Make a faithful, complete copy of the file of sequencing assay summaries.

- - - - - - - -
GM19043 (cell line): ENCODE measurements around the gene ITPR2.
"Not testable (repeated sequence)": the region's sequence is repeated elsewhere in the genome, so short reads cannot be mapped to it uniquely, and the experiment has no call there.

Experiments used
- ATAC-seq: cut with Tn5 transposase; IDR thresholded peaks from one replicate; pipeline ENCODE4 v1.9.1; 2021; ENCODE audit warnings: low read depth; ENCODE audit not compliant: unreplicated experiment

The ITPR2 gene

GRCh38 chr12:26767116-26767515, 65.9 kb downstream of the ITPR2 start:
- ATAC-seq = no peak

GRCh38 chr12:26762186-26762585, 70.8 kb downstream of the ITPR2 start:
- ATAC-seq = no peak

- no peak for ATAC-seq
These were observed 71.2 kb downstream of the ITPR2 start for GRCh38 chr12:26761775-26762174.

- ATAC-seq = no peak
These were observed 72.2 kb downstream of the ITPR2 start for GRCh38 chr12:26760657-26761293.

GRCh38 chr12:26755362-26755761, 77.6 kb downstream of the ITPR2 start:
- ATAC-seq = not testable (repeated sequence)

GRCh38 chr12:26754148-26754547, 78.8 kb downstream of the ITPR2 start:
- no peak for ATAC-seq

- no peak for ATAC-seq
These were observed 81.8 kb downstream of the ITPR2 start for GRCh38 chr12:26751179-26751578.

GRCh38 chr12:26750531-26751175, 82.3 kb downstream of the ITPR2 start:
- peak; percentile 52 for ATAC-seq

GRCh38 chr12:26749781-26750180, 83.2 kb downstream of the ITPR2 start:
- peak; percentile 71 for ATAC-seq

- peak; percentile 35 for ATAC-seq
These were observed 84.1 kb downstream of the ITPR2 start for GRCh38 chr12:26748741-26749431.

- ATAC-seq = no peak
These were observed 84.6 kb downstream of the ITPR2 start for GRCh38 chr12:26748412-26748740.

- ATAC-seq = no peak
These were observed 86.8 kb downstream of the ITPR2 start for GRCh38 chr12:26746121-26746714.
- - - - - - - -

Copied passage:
GM19043 (cell line): ENCODE measurements around the gene ITPR2.
"Not testable (repeated sequence)": the region's sequence is repeated elsewhere in the genome, so short reads cannot be mapped to it uniquely, and the experiment has no call there.

Experiments used
- ATAC-seq: cut with Tn5 transposase; IDR thresholded peaks from one replicate; pipeline ENCODE4 v1.9.1; 2021; ENCODE audit warnings: low read depth; ENCODE audit not compliant: unreplicated experiment

The ITPR2 gene

GRCh38 chr12:26767116-26767515, 65.9 kb downstream of the ITPR2 start:
- ATAC-seq = no peak

GRCh38 chr12:26762186-26762585, 70.8 kb downstream of the ITPR2 start:
- ATAC-seq = no peak

- no peak for ATAC-seq
These were observed 71.2 kb downstream of the ITPR2 start for GRCh38 chr12:26761775-26762174.

- ATAC-seq = no peak
These were observed 72.2 kb downstream of the ITPR2 start for GRCh38 chr12:26760657-26761293.

GRCh38 chr12:26755362-26755761, 77.6 kb downstream of the ITPR2 start:
- ATAC-seq = not testable (repeated sequence)

GRCh38 chr12:26754148-26754547, 78.8 kb downstream of the ITPR2 start:
- no peak for ATAC-seq

- no peak for ATAC-seq
These were observed 81.8 kb downstream of the ITPR2 start for GRCh38 chr12:26751179-26751578.

GRCh38 chr12:26750531-26751175, 82.3 kb downstream of the ITPR2 start:
- peak; percentile 52 for ATAC-seq

GRCh38 chr12:26749781-26750180, 83.2 kb downstream of the ITPR2 start:
- peak; percentile 71 for ATAC-seq

- peak; percentile 35 for ATAC-seq
These were observed 84.1 kb downstream of the ITPR2 start for GRCh38 chr12:26748741-26749431.

- ATAC-seq = no peak
These were observed 84.6 kb downstream of the ITPR2 start for GRCh38 chr12:26748412-26748740.

- ATAC-seq = no peak
These were observed 86.8 kb downstream of the ITPR2 start for GRCh38 chr12:26746121-26746714.